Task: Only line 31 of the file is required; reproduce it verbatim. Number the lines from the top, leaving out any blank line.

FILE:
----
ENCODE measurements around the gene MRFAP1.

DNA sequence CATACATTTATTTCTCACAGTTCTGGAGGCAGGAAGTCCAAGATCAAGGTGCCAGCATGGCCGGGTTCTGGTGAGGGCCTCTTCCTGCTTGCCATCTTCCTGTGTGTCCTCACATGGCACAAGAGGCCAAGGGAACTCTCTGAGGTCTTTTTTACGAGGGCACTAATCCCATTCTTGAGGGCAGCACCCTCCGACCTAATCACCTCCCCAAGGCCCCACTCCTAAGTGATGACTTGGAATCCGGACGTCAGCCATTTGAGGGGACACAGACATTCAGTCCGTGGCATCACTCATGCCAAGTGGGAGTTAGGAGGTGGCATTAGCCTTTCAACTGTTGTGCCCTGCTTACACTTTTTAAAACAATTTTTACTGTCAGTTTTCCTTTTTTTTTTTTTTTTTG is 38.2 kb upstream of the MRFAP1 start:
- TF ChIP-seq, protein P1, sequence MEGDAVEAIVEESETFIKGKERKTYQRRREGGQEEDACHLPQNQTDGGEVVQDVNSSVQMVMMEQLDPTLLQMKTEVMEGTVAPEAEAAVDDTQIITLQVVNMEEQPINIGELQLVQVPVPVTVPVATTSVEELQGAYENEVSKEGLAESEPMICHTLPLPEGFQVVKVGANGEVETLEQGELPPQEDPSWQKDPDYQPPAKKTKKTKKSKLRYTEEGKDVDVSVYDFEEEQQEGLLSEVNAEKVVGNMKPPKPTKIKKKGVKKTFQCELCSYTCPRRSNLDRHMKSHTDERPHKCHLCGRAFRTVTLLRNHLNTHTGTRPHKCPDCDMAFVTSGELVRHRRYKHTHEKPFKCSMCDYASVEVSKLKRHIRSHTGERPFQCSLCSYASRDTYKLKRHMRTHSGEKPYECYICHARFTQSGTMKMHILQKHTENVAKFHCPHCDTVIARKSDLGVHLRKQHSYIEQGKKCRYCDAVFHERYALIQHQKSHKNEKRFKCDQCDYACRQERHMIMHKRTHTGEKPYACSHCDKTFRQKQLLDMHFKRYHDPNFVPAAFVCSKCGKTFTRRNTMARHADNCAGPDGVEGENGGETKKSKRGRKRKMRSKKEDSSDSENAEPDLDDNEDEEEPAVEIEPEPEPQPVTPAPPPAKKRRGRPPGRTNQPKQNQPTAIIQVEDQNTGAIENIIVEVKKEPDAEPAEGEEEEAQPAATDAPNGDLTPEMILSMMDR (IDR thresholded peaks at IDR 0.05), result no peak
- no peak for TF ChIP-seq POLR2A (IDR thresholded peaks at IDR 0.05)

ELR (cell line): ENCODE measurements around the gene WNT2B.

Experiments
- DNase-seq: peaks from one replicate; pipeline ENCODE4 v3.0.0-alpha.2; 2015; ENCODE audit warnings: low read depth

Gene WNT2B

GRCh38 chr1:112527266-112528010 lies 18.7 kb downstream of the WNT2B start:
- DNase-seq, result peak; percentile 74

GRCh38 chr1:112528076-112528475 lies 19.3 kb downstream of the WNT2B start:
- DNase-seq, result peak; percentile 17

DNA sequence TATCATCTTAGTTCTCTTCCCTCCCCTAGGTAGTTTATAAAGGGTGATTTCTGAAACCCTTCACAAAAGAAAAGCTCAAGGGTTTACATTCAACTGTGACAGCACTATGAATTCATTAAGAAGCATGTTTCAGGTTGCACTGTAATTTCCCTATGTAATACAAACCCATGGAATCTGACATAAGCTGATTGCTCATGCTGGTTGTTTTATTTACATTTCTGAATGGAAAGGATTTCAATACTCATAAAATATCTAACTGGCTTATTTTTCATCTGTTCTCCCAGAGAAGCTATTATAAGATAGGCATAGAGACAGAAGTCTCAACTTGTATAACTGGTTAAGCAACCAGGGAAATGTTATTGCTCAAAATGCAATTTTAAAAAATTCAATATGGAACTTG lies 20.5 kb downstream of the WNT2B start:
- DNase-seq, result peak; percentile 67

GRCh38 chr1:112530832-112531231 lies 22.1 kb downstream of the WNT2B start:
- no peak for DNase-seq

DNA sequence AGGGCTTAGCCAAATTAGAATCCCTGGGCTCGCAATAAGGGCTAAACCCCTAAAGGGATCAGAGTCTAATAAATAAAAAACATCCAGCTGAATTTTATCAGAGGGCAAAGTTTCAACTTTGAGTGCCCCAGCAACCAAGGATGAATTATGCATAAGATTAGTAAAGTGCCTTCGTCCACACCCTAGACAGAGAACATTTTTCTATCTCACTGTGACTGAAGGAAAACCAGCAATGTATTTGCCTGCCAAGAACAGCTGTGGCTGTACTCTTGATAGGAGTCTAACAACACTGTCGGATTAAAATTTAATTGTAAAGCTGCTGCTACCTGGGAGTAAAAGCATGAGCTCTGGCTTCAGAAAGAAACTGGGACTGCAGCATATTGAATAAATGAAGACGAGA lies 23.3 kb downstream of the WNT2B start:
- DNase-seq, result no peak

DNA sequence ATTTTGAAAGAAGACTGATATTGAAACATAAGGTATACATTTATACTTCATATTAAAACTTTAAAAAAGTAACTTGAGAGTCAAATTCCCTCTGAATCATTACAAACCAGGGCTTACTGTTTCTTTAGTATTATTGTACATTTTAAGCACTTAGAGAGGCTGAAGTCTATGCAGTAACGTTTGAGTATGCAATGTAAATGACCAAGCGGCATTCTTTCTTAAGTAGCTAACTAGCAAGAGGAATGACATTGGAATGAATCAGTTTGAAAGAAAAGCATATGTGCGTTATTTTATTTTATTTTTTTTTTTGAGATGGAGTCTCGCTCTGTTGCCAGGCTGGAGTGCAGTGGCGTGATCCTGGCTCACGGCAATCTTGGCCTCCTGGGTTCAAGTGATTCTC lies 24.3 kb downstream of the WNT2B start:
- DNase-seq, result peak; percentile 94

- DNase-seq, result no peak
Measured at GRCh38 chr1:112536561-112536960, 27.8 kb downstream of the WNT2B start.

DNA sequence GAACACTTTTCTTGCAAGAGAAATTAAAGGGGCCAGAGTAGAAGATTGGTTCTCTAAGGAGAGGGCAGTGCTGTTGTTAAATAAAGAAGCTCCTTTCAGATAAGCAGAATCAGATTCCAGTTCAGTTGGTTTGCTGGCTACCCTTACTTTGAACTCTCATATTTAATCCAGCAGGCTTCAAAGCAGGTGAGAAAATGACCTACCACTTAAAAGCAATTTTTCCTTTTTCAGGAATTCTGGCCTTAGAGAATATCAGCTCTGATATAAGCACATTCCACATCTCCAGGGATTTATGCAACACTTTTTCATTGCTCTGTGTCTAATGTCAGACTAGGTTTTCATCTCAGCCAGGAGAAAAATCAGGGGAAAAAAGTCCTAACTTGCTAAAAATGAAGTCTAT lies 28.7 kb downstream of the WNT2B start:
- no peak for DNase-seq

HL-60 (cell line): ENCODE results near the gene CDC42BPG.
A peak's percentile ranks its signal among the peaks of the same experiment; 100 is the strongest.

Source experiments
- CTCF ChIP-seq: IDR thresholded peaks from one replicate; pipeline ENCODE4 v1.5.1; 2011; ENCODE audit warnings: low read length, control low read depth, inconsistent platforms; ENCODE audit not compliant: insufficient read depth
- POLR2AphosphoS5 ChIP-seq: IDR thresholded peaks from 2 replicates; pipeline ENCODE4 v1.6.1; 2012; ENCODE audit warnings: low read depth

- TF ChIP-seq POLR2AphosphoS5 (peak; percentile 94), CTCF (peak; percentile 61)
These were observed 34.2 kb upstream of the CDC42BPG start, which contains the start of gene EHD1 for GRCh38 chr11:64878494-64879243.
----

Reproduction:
These were observed 34.2 kb upstream of the CDC42BPG start, which contains the start of gene EHD1 for GRCh38 chr11:64878494-64879243.